You want to mix on a “medium speed” – which for me is about 4 – 5 for about 2-3 minutes (unless specified). You do not want to cream on high as this will overcream your butter and sugars. Overcreaming will add too much air into the mixture resulting in cookies that spread too much and cakes that fall in the middle. 

During this time, the sugar will “punch holes” into the butter creating air pockets. And then in the oven, those air pockets will become filled with the carbon dioxide from the leavening agents (aka baking powder and baking soda) and expand.

It is during these few minutes, that your fat will soften and increase in volume. The mixture will begin to lighten in color as well. 

Just as you don’t want to overcream, you also don’t want to undercream the mixture. The mixture should be light and fluffy, but you can still feel the sugar granules if you rub it between your fingers.

butter and sugar being creamed together in a bowl

Step Three: Scrape Down The Bowl

I have to admit this is NOT my favorite part of creaming as it can be awkward to work your spatula around the mixing bowl. However, it’s crucial to stop your mixture and scrape down the bowl as needed.

I aim to do this once every minute. Some mixer paddle attachments won’t be able to reach the bottom of your bowl leaving unincorporated pockets of butter and sugar.

spatula in a bowl with cookie dough mixture

Step Four: Add The Eggs

Once the mixture has been properly creamed it’s time to add your room temperature eggs. If you add COLD eggs, you will seize the butter in the bowl, ruining all your hard work.

To get your eggs to room temperature quickly: Place them in a bowl of warm water for 10 minutes.

And you want to add the eggs one at a time mixing after each, so they don’t overwhelm the mixture causing it to curdle and separate. 

To ensure this doesn’t happen, I crack the eggs in a small separate bowl first and quickly beat the egg to break up the yolk. 

egg in a bowl

You want to make sure to add your eggs one a time and let each one get incorporated before adding a second. You will notice the mixture becomes lighter in color and larger in volume. (you would also add any flavorings at this point such as vanilla extract)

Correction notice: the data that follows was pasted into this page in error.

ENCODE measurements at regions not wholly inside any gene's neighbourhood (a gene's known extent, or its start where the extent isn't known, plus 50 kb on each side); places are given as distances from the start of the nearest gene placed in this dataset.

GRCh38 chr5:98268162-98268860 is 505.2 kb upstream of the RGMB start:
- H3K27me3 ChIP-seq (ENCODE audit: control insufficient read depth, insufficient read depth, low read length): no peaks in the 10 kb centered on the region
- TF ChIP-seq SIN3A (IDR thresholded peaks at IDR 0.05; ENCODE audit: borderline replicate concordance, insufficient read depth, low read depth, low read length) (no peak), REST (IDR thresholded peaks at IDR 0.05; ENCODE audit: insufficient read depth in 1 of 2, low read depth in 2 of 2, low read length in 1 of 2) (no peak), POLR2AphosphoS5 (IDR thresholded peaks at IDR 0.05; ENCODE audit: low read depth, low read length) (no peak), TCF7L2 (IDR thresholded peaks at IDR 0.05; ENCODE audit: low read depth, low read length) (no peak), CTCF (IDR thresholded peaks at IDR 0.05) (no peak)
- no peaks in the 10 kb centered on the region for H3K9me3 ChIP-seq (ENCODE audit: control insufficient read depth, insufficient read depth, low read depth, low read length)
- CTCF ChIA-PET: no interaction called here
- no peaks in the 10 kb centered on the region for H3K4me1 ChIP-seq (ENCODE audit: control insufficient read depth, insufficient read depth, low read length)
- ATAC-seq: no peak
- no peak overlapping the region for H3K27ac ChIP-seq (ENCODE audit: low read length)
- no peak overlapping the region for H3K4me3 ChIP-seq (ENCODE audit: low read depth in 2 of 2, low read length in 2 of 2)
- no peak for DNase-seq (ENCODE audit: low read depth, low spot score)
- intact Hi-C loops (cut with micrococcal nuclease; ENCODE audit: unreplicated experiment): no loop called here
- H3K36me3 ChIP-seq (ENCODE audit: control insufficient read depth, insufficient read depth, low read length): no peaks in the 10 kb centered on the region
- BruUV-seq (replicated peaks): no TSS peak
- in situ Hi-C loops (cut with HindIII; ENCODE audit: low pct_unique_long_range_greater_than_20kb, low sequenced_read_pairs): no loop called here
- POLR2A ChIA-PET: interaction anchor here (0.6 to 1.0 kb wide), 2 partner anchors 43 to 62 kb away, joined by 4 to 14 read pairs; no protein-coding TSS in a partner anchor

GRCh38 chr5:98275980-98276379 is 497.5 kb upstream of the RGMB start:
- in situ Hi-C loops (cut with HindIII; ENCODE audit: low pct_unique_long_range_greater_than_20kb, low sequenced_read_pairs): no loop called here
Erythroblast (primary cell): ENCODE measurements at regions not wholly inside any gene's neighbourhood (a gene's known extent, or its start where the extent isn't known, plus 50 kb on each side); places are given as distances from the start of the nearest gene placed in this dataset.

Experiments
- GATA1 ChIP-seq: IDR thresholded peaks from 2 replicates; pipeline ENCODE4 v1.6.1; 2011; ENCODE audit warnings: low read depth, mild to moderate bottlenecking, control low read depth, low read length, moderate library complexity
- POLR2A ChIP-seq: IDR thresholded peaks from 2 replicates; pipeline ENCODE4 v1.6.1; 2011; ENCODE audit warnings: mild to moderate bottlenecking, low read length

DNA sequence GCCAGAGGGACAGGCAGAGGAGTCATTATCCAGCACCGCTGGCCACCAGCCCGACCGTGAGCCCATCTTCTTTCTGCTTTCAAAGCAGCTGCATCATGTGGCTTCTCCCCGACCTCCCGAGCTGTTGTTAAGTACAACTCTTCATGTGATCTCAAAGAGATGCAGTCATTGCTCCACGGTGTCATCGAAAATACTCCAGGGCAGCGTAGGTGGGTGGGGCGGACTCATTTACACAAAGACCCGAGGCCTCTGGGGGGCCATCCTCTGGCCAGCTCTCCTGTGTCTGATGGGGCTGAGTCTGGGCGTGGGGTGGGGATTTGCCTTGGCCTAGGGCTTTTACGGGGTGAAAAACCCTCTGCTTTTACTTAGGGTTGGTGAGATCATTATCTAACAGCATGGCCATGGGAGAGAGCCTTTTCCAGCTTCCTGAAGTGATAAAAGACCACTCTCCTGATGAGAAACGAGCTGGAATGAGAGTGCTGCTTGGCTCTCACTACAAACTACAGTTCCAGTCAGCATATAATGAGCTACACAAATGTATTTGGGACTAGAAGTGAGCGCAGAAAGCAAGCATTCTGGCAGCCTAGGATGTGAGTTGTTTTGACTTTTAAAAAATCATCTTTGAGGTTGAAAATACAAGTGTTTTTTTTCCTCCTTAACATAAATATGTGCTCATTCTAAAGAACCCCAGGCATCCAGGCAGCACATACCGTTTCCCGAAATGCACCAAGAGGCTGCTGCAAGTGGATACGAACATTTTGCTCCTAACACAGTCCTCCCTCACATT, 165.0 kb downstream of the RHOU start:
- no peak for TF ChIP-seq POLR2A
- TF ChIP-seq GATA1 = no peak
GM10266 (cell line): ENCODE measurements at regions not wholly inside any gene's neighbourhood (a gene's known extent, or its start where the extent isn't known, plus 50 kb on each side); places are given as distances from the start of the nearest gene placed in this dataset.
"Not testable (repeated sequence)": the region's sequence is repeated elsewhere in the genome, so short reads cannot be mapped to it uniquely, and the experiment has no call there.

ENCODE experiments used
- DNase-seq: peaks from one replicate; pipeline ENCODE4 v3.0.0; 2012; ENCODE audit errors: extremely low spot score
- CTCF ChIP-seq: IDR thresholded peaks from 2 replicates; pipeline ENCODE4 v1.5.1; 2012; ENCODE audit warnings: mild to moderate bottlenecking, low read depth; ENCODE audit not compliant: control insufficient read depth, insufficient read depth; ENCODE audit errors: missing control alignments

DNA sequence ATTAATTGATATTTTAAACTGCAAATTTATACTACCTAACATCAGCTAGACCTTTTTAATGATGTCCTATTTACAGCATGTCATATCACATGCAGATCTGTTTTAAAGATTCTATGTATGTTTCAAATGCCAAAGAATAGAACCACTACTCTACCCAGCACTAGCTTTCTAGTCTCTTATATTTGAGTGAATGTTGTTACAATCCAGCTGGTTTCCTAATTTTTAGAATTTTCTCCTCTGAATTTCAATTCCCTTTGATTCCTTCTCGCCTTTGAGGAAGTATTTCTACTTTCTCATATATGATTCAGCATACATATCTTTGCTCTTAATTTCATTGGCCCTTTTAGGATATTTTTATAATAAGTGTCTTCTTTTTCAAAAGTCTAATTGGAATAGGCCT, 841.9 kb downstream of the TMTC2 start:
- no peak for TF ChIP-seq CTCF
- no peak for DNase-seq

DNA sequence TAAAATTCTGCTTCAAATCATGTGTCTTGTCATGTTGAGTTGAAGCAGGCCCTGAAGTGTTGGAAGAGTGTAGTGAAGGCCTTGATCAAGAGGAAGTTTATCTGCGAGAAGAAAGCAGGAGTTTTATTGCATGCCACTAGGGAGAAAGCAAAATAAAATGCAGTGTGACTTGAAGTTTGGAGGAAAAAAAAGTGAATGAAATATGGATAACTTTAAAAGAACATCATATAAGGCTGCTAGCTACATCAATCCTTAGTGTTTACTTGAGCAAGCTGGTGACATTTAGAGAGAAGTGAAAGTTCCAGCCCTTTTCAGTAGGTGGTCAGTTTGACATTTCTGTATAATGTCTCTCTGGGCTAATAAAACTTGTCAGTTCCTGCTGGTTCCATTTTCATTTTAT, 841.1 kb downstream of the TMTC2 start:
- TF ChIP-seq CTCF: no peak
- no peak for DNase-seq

egg added to cookie dough mixture

Step Five: Add Your Dry Ingredients

You’re almost done! Aren’t you excited!? 🥳

Time for your dry ingredients. You want to add these gradually and do this with your stand mixer OFF. Unless you like big messes to clean up in your kitchen. 

flour added to cookie dough mixture in bowl

If you are making a cake, then you will alternate adding the dry ingredients with any other added liquids – beginning and ending with the dry ingredients. 

And if you’re making cookies, then go ahead and add in yummy mix-ins..aka chocolate chips!

Recipes Using The Creaming Method

Ok now that you have this classic baking method under control…let’s get to baking. Listed below are some recipes that use the creaming method. 

Got A Baking Question? Leave A Comment Below And Let Me Know!

Happy Baking!



 

4 Comments

  1. Is reverse creaming good for baking gobs? I would hate to try and have a miss!

    1. Hi Cindi, I’m not familiar with baking gobs – sorry I couldn’t be more help!

  2. Hello
    Excellent information but I got lost when adding the dry ingredients. It says standing mixer should be off. Do you mix the dry ingredients in with a spatula or spoon?

    1. Oh thank you I clarify that in the post. So I either stir in with a spatula or add the fry with mixer off then mix on low (so you don’t overmix and end up with a blizzard of flour in your kitchen! Haha)